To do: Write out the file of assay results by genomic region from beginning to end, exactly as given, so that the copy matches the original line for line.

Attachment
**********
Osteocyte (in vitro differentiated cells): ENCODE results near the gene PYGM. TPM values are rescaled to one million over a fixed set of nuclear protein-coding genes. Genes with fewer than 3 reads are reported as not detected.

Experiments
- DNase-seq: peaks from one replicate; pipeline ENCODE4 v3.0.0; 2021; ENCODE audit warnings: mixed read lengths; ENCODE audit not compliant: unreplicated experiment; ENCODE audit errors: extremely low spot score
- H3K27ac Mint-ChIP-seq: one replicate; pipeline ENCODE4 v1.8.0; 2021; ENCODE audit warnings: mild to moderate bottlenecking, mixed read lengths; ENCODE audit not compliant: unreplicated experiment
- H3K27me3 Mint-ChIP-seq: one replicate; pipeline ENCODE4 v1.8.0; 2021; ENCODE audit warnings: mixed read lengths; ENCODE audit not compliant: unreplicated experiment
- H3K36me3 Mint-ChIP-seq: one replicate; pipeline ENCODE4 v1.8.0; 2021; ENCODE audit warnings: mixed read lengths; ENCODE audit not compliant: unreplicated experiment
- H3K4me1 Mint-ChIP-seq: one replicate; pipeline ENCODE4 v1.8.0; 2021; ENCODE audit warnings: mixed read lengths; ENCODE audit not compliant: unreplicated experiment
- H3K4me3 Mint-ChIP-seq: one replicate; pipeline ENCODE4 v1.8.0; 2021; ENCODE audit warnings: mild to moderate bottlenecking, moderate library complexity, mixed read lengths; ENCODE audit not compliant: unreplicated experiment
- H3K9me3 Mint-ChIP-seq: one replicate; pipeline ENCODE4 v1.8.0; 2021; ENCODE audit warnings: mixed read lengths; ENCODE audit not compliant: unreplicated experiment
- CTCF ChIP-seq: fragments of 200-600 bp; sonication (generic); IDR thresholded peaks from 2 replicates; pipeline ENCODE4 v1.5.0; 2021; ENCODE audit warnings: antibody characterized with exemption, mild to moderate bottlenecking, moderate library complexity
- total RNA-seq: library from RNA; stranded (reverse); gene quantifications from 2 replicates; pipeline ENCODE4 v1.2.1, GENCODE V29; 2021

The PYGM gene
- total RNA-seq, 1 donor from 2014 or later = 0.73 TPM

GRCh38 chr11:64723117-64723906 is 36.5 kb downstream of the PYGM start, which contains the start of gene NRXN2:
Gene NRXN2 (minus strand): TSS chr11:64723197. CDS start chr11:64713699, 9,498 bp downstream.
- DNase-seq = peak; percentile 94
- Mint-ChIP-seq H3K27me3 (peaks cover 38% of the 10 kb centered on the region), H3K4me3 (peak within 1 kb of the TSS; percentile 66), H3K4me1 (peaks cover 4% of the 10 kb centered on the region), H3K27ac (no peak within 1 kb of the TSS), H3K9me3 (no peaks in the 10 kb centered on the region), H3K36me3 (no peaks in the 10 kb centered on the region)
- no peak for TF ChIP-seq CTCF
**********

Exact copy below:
Osteocyte (in vitro differentiated cells): ENCODE results near the gene PYGM. TPM values are rescaled to one million over a fixed set of nuclear protein-coding genes. Genes with fewer than 3 reads are reported as not detected.

Experiments
- DNase-seq: peaks from one replicate; pipeline ENCODE4 v3.0.0; 2021; ENCODE audit warnings: mixed read lengths; ENCODE audit not compliant: unreplicated experiment; ENCODE audit errors: extremely low spot score
- H3K27ac Mint-ChIP-seq: one replicate; pipeline ENCODE4 v1.8.0; 2021; ENCODE audit warnings: mild to moderate bottlenecking, mixed read lengths; ENCODE audit not compliant: unreplicated experiment
- H3K27me3 Mint-ChIP-seq: one replicate; pipeline ENCODE4 v1.8.0; 2021; ENCODE audit warnings: mixed read lengths; ENCODE audit not compliant: unreplicated experiment
- H3K36me3 Mint-ChIP-seq: one replicate; pipeline ENCODE4 v1.8.0; 2021; ENCODE audit warnings: mixed read lengths; ENCODE audit not compliant: unreplicated experiment
- H3K4me1 Mint-ChIP-seq: one replicate; pipeline ENCODE4 v1.8.0; 2021; ENCODE audit warnings: mixed read lengths; ENCODE audit not compliant: unreplicated experiment
- H3K4me3 Mint-ChIP-seq: one replicate; pipeline ENCODE4 v1.8.0; 2021; ENCODE audit warnings: mild to moderate bottlenecking, moderate library complexity, mixed read lengths; ENCODE audit not compliant: unreplicated experiment
- H3K9me3 Mint-ChIP-seq: one replicate; pipeline ENCODE4 v1.8.0; 2021; ENCODE audit warnings: mixed read lengths; ENCODE audit not compliant: unreplicated experiment
- CTCF ChIP-seq: fragments of 200-600 bp; sonication (generic); IDR thresholded peaks from 2 replicates; pipeline ENCODE4 v1.5.0; 2021; ENCODE audit warnings: antibody characterized with exemption, mild to moderate bottlenecking, moderate library complexity
- total RNA-seq: library from RNA; stranded (reverse); gene quantifications from 2 replicates; pipeline ENCODE4 v1.2.1, GENCODE V29; 2021

The PYGM gene
- total RNA-seq, 1 donor from 2014 or later = 0.73 TPM

GRCh38 chr11:64723117-64723906 is 36.5 kb downstream of the PYGM start, which contains the start of gene NRXN2:
Gene NRXN2 (minus strand): TSS chr11:64723197. CDS start chr11:64713699, 9,498 bp downstream.
- DNase-seq = peak; percentile 94
- Mint-ChIP-seq H3K27me3 (peaks cover 38% of the 10 kb centered on the region), H3K4me3 (peak within 1 kb of the TSS; percentile 66), H3K4me1 (peaks cover 4% of the 10 kb centered on the region), H3K27ac (no peak within 1 kb of the TSS), H3K9me3 (no peaks in the 10 kb centered on the region), H3K36me3 (no peaks in the 10 kb centered on the region)
- no peak for TF ChIP-seq CTCF